An edible guide to hiking

Great news for nature lovers: now you can eat your surroundings with confidence

The Feasting for Change group has developed “Indigenous Plant Identification Cards” to assist you on your next hike.

The Feasting for Change group has developed “Indigenous Plant Identification Cards” to assist you on your next hike.

Great news for nature lovers: now you can eat your surroundings with confidence.

An edible guide to the indigenous plants of our area has just been released, compliments of Victoria’s Feasting for Change group. The collective has created 65 easy-to-read index cards which detail edible and medicinal native plants familiar to the Indigenous Nations of Southern Vancouver Island. From Camas to Grand Fir, each card features photos of the plant, along with details for identification, various uses for the flora and a highlight of three Indigenous languages surrounding it. A legend also defines seasons the plant can be harvested, and uses for specific  parts.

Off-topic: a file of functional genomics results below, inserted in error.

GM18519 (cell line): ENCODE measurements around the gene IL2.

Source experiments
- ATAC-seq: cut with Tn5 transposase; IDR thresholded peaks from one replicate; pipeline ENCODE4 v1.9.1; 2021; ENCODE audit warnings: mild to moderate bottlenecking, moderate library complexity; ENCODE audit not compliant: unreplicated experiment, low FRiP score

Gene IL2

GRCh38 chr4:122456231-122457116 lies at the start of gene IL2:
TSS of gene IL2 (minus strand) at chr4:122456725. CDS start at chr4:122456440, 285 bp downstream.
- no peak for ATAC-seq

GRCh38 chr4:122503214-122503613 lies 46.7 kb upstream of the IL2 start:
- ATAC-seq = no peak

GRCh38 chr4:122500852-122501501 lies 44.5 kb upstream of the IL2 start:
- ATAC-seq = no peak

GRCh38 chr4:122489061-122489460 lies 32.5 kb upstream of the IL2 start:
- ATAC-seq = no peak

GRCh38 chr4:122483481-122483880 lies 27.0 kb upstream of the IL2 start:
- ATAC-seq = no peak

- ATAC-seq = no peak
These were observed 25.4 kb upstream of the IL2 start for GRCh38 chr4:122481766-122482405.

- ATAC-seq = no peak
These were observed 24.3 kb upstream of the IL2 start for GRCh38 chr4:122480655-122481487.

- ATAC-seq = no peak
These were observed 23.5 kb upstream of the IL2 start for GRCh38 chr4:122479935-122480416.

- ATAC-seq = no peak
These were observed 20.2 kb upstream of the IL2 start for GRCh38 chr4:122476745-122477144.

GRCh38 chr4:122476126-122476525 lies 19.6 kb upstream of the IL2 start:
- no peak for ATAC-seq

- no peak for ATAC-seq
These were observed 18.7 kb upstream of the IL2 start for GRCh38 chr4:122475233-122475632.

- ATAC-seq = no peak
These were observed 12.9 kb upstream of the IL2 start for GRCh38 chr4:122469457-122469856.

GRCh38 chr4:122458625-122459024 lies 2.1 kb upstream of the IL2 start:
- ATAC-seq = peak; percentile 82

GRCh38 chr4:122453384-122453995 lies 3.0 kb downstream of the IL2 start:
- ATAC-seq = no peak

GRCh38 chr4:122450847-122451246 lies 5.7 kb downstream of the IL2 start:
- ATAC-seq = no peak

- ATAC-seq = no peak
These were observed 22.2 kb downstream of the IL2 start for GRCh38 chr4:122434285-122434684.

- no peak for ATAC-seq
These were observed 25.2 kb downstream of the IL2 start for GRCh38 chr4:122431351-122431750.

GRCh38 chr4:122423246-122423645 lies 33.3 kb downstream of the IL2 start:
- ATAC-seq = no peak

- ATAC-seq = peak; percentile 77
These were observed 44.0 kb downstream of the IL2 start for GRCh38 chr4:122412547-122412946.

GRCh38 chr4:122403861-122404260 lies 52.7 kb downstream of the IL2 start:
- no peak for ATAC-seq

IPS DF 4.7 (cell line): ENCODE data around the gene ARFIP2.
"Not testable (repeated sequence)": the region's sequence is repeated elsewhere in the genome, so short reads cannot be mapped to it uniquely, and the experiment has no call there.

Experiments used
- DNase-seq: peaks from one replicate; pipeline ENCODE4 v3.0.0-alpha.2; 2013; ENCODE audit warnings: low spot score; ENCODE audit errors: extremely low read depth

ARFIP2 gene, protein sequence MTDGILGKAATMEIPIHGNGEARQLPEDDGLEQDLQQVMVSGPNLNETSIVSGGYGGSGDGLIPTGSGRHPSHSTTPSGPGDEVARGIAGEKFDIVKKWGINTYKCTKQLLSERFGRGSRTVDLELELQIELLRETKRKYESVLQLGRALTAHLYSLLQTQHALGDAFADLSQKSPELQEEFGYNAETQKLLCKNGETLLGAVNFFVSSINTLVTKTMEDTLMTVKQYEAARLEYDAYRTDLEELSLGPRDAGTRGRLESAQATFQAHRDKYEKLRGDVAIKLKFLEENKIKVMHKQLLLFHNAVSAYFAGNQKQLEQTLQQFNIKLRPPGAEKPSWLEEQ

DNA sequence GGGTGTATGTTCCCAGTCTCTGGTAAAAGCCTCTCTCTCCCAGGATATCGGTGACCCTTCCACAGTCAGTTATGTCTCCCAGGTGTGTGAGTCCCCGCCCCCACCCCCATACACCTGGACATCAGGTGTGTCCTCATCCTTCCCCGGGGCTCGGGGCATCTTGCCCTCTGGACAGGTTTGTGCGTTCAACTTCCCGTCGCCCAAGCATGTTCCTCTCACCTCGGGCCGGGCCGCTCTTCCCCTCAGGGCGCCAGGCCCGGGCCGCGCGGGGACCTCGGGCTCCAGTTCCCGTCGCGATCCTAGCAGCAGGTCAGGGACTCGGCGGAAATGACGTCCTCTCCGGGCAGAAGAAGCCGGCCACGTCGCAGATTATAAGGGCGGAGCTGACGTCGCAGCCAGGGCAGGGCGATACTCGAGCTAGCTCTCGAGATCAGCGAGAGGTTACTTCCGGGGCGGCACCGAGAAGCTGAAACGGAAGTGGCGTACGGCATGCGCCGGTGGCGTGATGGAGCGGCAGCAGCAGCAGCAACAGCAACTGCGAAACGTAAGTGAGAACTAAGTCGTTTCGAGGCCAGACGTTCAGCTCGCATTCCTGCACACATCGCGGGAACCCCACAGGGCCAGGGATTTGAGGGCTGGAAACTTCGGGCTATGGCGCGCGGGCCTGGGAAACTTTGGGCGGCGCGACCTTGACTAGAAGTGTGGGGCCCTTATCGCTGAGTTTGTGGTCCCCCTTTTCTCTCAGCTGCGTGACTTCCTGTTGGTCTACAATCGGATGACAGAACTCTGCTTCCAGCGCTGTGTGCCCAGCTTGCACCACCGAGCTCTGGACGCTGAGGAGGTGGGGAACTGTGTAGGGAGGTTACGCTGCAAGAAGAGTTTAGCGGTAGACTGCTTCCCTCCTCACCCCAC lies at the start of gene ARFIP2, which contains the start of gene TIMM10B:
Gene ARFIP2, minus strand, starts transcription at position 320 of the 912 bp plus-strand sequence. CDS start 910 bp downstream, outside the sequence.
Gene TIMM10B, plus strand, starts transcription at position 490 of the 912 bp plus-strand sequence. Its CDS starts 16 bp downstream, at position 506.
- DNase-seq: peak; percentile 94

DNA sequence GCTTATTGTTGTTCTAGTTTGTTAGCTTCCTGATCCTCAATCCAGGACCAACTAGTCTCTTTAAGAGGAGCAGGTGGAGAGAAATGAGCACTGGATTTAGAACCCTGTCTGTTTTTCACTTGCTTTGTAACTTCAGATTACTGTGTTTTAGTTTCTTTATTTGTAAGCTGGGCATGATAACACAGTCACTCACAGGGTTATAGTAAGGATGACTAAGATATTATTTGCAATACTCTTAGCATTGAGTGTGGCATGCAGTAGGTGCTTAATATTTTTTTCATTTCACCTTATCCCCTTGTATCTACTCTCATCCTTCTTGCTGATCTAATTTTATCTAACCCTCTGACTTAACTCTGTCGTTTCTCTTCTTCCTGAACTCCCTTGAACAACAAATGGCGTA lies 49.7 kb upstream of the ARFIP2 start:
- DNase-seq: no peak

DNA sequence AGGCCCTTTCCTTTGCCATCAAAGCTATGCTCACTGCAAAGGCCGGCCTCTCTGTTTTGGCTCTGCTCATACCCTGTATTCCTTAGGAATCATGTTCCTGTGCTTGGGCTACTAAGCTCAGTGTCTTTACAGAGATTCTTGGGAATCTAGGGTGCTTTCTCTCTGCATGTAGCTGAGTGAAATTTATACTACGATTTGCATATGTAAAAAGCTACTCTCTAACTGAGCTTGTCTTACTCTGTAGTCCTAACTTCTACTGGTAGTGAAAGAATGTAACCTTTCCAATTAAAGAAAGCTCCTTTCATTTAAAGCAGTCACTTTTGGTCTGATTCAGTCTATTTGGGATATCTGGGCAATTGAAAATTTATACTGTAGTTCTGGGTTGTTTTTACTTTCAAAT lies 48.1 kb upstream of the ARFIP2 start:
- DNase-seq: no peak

“It’s powerful when going on a hike to know what the plants are around you and realize the ways in which they are being used and have been used for a long time,” says Jen McMullen, who created the cards along with other members of the working group. “It’s important to recognize that these foods and medicines are still being used and we need to treat them with respect so they will still be available to our grandchildren’s grandchildren.”

Feasting for Change was created in 2009 to educate the community about Indigenous cultures, local food and plant knowledge.

Find the “Indigenous Plant Identification Cards” on Etsy for $30, or pick them up at the Saanich Adult Education Centre (7749 West Saanich). All proceeds benefit the centre and the Sencoten apprenticeship program. M

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